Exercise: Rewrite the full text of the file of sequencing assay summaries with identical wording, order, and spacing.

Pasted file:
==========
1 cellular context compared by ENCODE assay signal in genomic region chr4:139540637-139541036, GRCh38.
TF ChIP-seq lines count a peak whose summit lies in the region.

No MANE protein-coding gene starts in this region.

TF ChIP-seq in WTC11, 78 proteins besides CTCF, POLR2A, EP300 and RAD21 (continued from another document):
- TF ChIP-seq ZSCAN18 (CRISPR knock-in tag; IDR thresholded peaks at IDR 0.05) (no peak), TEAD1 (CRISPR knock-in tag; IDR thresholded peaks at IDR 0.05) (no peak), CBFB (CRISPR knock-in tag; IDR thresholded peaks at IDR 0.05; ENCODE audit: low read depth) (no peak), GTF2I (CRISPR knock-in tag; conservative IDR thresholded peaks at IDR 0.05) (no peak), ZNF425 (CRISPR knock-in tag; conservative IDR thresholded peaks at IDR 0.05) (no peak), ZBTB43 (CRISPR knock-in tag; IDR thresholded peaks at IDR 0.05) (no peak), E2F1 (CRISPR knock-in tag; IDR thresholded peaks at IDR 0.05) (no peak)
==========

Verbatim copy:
1 cellular context compared by ENCODE assay signal in genomic region chr4:139540637-139541036, GRCh38.
TF ChIP-seq lines count a peak whose summit lies in the region.

No MANE protein-coding gene starts in this region.

TF ChIP-seq in WTC11, 78 proteins besides CTCF, POLR2A, EP300 and RAD21 (continued from another document):
- TF ChIP-seq ZSCAN18 (CRISPR knock-in tag; IDR thresholded peaks at IDR 0.05) (no peak), TEAD1 (CRISPR knock-in tag; IDR thresholded peaks at IDR 0.05) (no peak), CBFB (CRISPR knock-in tag; IDR thresholded peaks at IDR 0.05; ENCODE audit: low read depth) (no peak), GTF2I (CRISPR knock-in tag; conservative IDR thresholded peaks at IDR 0.05) (no peak), ZNF425 (CRISPR knock-in tag; conservative IDR thresholded peaks at IDR 0.05) (no peak), ZBTB43 (CRISPR knock-in tag; IDR thresholded peaks at IDR 0.05) (no peak), E2F1 (CRISPR knock-in tag; IDR thresholded peaks at IDR 0.05) (no peak)